((The RP XP with MJ #38))
BARPing, otherwise known as “bar RP” has been a staple of MMOs since bars, inns and cantinas were first placed in the gaming space. It’s a simple and well-known precept that characters will congregate around hub areas similar to communal spaces you’d find in the real world. And, ever since the first hairy-chested guy with a gold chain asked, “What’s your sign?” bars have become the stereotypical meeting place for nearly every walk of life.
They’re the place to go to meet new people, hook-up for that one night stand, celebrate a team’s victory (or loss), drown your sorrows, or let your hair down after a stressful day. The bar is where you go to hang out with friends when you don’t know what else to do, host an impromptu class reunion, play games or watch the Big Game, even face off against a rival for bragging rights.
There has been a lot of criticism about the casual nature of RP around a bar, particularly because “cantina chat” is stereotypically the same old song and dance. As I mentioned in the last RP XP, it’s usually the slave girl, the smug smuggler, the anti-Jedi, or the trooper drowning himself in Corellian ale as a way to fight off post-traumatic stress, that populate the local virtual “bar scene.” I’m one of the not-so-outspoken opponents of BARPing because it thins character by reducing interaction to the here and now. Remember that back story you gave your Sith Marauder, about how she turned to the Dark Side by accident because she stole a starship? That’s an interesting story, but will it come up in casual bar chat when all the Bounty Hunter next to you wants to know is if you’d like to take your drinks to his ship so you can be alone? Doubtful.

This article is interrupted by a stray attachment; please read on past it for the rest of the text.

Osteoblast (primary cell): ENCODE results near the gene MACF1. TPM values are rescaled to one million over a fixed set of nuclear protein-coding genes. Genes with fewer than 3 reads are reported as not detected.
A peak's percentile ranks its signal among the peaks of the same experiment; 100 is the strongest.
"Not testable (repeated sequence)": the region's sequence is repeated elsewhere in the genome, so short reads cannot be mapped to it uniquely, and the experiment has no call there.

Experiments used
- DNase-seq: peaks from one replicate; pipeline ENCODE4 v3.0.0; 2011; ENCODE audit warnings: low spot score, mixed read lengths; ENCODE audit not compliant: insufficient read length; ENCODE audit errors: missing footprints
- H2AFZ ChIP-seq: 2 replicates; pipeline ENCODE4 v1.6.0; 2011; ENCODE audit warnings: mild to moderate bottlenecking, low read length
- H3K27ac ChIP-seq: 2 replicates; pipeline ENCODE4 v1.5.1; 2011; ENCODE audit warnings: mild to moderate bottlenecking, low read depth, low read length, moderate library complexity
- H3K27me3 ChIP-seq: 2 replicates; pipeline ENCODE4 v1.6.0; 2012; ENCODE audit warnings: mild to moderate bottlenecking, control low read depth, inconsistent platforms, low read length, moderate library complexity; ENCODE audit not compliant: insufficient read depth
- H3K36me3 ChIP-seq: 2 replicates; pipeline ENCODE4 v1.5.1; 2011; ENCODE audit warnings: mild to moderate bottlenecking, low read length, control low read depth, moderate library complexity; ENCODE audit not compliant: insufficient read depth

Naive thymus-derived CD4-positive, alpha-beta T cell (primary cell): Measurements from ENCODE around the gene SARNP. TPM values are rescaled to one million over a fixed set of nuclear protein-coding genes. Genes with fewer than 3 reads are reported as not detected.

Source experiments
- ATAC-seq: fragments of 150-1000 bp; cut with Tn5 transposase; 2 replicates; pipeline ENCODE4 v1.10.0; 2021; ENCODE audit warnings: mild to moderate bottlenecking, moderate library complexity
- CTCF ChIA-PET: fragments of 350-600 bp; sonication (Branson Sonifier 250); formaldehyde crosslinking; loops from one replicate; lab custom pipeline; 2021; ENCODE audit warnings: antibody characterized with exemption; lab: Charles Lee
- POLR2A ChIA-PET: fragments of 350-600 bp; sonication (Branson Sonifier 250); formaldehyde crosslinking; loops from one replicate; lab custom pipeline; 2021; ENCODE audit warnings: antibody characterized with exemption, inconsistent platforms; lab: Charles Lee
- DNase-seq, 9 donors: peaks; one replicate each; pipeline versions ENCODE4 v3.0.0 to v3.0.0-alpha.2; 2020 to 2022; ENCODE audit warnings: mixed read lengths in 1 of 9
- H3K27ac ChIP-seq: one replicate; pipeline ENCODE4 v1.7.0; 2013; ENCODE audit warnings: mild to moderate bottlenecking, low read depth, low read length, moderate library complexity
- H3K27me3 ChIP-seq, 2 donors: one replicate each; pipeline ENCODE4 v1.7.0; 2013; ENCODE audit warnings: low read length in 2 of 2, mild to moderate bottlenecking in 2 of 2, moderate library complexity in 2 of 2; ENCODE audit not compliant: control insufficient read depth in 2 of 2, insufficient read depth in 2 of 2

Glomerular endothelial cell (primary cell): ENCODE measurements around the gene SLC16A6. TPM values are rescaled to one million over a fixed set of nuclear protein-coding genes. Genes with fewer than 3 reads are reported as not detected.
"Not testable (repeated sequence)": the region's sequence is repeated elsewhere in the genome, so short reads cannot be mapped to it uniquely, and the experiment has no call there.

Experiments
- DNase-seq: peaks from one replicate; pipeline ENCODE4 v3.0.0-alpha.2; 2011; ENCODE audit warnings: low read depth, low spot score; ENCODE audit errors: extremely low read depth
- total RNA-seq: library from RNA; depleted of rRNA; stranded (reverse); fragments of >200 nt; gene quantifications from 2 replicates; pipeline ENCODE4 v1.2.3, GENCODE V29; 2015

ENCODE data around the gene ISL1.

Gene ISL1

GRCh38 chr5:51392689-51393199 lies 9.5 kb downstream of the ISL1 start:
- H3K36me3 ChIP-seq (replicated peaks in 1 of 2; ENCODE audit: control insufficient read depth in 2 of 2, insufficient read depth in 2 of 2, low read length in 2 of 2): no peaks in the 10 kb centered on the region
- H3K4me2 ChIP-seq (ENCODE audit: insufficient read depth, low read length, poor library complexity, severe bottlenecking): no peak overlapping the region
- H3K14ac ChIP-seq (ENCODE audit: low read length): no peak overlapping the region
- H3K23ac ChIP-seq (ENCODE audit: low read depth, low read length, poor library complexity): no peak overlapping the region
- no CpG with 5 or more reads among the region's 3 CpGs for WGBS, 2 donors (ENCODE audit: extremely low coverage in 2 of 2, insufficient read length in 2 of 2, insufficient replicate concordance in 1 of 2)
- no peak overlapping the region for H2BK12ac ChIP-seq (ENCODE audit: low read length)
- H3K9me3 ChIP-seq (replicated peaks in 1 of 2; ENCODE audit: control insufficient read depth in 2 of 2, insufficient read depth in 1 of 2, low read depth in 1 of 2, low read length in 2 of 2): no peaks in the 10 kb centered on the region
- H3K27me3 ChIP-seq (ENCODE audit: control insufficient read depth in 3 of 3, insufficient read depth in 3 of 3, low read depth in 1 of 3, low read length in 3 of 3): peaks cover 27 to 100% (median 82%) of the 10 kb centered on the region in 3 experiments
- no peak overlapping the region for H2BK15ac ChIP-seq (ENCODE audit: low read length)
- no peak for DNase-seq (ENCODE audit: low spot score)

That said, there are ways you can turn BARPing into a more well-rounded experience that invites deeper levels of RolePlay—yes, like the kinds you hope for in the open world but never find.
KNOWING YOUR MARKS
(How to Recognize Different Kinds of BARPers)
Only interested in ERP—I’m sure you realize that the scantily-clad women gyrating on tables aren’t there because they’re looking for a new apprentice, or that female characters with names like “Ima Slavehoney” or “Gimmieluvin” were born from a long lineage of former Tatooine Moisture Farmers. Most (but not all) of the time, a conversation with these buxom beauties will fall down the rabbit hole of “personal interaction” and a desire to “please you, master.” Likewise, the Smugglers, Agents or “Fallen Jedi” who keep pushing drinks toward female characters with a side chat hinting at “alone time” are generally looking for hook-ups. If all you’re looking for is a “good time,” by all means, enjoy. Just don’t complain when you finally get to be alone with one of these types and they’re not too keen to listen to your story about the time you fell into a nest of gundarks… Unless they think that’s “code” for something else.